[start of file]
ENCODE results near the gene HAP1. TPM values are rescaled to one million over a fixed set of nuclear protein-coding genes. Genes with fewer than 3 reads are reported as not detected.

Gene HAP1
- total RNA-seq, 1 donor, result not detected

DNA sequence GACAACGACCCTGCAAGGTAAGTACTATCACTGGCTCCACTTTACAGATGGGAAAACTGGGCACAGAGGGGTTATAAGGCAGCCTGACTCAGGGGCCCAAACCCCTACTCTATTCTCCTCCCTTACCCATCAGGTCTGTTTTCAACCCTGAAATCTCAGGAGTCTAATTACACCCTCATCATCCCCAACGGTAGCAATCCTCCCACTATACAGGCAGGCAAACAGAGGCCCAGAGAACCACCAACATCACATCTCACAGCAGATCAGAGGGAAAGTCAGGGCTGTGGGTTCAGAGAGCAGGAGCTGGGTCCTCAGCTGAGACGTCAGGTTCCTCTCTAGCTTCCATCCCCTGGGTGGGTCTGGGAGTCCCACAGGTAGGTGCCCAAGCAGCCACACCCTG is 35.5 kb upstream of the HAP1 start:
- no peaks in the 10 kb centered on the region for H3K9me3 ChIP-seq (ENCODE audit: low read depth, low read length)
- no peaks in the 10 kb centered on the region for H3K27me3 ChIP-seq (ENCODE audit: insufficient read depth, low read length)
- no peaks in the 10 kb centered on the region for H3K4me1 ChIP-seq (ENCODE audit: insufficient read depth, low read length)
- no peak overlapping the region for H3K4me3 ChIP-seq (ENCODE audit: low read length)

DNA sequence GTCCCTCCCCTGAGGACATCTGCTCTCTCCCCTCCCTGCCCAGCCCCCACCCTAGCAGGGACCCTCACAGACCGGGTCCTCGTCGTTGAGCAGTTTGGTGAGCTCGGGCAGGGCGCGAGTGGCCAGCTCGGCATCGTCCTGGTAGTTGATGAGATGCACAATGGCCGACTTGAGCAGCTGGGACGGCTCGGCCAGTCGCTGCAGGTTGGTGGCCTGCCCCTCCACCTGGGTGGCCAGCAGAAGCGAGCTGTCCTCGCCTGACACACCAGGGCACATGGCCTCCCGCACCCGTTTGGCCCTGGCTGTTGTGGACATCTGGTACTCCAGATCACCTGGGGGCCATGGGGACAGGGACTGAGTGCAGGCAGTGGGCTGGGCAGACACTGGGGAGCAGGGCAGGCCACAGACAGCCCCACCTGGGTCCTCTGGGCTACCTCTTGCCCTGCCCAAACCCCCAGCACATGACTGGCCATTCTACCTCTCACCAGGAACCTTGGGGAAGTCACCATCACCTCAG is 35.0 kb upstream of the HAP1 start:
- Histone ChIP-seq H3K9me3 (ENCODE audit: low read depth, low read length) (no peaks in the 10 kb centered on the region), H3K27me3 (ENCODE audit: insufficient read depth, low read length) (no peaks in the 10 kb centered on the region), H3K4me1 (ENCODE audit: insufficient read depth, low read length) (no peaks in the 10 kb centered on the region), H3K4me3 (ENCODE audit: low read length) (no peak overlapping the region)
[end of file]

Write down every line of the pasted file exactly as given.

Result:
ENCODE results near the gene HAP1. TPM values are rescaled to one million over a fixed set of nuclear protein-coding genes. Genes with fewer than 3 reads are reported as not detected.

Gene HAP1
- total RNA-seq, 1 donor, result not detected

DNA sequence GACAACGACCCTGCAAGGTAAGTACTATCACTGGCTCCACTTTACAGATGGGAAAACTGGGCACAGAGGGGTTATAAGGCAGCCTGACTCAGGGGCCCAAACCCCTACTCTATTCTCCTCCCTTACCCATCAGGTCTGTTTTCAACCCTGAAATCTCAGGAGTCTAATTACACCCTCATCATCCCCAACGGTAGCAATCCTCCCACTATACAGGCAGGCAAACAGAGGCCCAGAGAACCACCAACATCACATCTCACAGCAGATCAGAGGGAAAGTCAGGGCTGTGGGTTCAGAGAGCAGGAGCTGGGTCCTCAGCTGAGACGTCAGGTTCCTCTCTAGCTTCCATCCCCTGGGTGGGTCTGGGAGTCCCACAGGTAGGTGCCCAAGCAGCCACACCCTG is 35.5 kb upstream of the HAP1 start:
- no peaks in the 10 kb centered on the region for H3K9me3 ChIP-seq (ENCODE audit: low read depth, low read length)
- no peaks in the 10 kb centered on the region for H3K27me3 ChIP-seq (ENCODE audit: insufficient read depth, low read length)
- no peaks in the 10 kb centered on the region for H3K4me1 ChIP-seq (ENCODE audit: insufficient read depth, low read length)
- no peak overlapping the region for H3K4me3 ChIP-seq (ENCODE audit: low read length)

DNA sequence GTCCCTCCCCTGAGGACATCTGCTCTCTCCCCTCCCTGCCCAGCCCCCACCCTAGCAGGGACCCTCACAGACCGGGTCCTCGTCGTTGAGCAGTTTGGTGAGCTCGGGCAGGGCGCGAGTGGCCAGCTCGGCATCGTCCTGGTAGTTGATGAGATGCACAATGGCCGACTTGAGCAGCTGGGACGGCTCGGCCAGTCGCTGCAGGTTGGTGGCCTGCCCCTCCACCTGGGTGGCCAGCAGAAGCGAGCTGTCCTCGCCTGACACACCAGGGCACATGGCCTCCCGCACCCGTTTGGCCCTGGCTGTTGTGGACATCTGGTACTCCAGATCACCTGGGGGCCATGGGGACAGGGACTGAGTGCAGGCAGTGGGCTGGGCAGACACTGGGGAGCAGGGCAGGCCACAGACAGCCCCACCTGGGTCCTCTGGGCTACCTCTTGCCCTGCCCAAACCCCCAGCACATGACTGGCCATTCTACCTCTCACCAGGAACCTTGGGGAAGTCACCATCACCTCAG is 35.0 kb upstream of the HAP1 start:
- Histone ChIP-seq H3K9me3 (ENCODE audit: low read depth, low read length) (no peaks in the 10 kb centered on the region), H3K27me3 (ENCODE audit: insufficient read depth, low read length) (no peaks in the 10 kb centered on the region), H3K4me1 (ENCODE audit: insufficient read depth, low read length) (no peaks in the 10 kb centered on the region), H3K4me3 (ENCODE audit: low read length) (no peak overlapping the region)